Can the fact that something is NOT happening be news?
You bet. And we had a couple of interesting examples of that this past week here at the Times -- with both such stories getting prominent play in Friday’s edition.
The first was our story about the status of Gloucester’s Harborwalk, one of the city’s prized waterfront development projects, while the other was the story outlining the fact that, among other issues, the Board of Trustees at the Gloucester Community Arts Charter School has neither approved a new contract for Executive Director Tony Blackman, nor decided to make a change -- as some charter school parents are urging -- even as the calendar winds toward the start of the new school year less than two months from today.
In each of those cases, the news was what wasn’t happening -- especially on the Harborwalk front. The $1.2 million Harborwalk, after all, was supposed to be complete in time to welcome visitors and residents alike by mid-June, before St. Peter’s Fiesta and the Fourth of July celebrations. Yet, over the past two weekends -- while some folks have indeed been walking the walk, so to speak, behind The Pub at the Cape Ann Brewing Co. and Latitude 43 -- other parts of the prized walk remained clearly unfinished and in disarray, most notably where it inches up along the Gloucester House side of the city’s I-4, C-2 property.
While some of the posts for the educational history markers are in place, most of the markers themselves are not. So, over the last two weeks especially, we’d been hearing more and more questions and comments around town about the Harborwalk’s unfinished status. And by this week, figured it was time to do a story.
Public Works Director Mike Hale, who’s been at the forefront of the project along with Mayor Carolyn Kirk, explained to Staff Writer Steven Fletcher that the entire project should be completed in another two weeks. So in that vein, we had to make a judgment call: Should we simply wait until the project is finished? We decided not to do that, and to go with the update this week.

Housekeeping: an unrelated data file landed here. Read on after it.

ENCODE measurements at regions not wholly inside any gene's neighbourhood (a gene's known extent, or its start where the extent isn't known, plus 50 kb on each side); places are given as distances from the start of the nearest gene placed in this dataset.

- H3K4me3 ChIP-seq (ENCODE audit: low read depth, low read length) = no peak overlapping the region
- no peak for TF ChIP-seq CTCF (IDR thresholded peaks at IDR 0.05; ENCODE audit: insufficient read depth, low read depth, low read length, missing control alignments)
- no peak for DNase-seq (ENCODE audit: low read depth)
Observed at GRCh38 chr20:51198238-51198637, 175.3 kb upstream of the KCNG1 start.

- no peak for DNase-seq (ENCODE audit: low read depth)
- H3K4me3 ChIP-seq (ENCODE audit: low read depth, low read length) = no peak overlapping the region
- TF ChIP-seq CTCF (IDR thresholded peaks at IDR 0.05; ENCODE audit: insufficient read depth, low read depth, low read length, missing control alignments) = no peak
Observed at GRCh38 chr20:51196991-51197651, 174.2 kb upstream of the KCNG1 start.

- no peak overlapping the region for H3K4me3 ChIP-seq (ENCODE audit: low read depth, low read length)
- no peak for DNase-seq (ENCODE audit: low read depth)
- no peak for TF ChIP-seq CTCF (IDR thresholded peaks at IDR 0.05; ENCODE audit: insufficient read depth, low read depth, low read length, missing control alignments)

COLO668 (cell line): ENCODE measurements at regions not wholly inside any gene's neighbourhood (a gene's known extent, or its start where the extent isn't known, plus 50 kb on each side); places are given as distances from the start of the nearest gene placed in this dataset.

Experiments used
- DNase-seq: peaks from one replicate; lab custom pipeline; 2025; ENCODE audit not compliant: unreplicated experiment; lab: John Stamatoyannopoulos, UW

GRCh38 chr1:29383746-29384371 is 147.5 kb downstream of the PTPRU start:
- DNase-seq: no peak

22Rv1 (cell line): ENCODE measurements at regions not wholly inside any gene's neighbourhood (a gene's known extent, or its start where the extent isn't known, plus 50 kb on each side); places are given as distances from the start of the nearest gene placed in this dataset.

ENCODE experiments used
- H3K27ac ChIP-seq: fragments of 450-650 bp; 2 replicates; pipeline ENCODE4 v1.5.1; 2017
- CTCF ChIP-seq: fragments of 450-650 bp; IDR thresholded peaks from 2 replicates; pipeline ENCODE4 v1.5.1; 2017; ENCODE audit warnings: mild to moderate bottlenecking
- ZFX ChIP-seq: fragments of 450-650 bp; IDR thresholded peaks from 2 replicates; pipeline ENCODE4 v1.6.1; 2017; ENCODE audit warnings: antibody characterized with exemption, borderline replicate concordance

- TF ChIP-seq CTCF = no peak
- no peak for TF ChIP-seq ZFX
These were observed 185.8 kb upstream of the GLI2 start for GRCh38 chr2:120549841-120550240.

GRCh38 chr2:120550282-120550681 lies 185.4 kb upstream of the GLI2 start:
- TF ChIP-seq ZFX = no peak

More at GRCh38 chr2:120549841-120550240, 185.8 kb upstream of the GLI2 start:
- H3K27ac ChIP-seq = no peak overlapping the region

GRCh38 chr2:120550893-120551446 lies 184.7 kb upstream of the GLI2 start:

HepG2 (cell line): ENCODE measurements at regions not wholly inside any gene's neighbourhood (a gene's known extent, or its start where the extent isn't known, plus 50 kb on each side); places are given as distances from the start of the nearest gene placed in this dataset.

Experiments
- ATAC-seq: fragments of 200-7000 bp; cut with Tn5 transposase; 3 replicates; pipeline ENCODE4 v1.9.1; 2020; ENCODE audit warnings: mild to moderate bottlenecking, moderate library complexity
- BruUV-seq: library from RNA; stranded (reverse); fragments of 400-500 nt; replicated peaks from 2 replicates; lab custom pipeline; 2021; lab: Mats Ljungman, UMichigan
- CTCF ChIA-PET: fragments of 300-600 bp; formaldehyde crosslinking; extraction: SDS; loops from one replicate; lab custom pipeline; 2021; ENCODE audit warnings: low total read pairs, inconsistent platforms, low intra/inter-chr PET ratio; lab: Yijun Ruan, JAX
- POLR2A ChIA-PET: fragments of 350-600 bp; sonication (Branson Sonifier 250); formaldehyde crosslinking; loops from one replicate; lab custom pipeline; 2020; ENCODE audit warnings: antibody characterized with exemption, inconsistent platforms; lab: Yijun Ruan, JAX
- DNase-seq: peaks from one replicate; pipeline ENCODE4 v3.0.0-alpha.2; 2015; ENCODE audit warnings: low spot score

Why would we want to do one Page 1 story now, and perhaps another in a couple of weeks, when the city could be having a grand opening? Why, in other words, would your community’s newspaper do that?
Because the project, long touted as being “on time and on budget,” was neither. And the fact that it wasn’t -- with Fiesta, the Horribles Parade and the Fourth of July now behind us -- was, in my mind, a legitimate news story. That especially seemed the case when Hale noted that the “scope” of the project had expanded a bit, though no one from the city could yet provide a figure for how much that added “scope” might cost, whether it would also be covered by the state Seaport Advisory Council, which has largely funded the $1.2 millon project to date, or whether any new costs would be picked up by the city.
The charter school situation may have also been about something not happening. But it, too, stands as a legitimate news story, especially considering the tightening timeframe as the new school year looms.
In this case, the story was actually drawn from word we had received that, in fact, Executive Director Tony Blackman and the charter school’s trustees had not yet reached an agreement on a new contract despite more than 11 hours of closed-door negotiating -- and now, despite the fact that his contract had actually expired, meaning the school had neither a director or director of education, the former principal’s position, secured for the new school year.
Is the fact that Blackman’s contract status hadn’t been approved seen as a big issue? Apparently not by the state Department of Education; Associated Commissioner of Education Jeff Wulfson said as much, adding the state has “no reason to believe (Blackman) won’t stay on.”
But it clearly is an issue for some school parents, who have petitioned the trustees to seek another executive director.
And that sure made it a news story in my book. As always, let me know what you think.
Questions? Comments? Is there a topic you’d like to see addressed in a future column? Contact Times Editor Ray Lamont at 978-283-7000, x3438, or via email at firstname.lastname@example.org.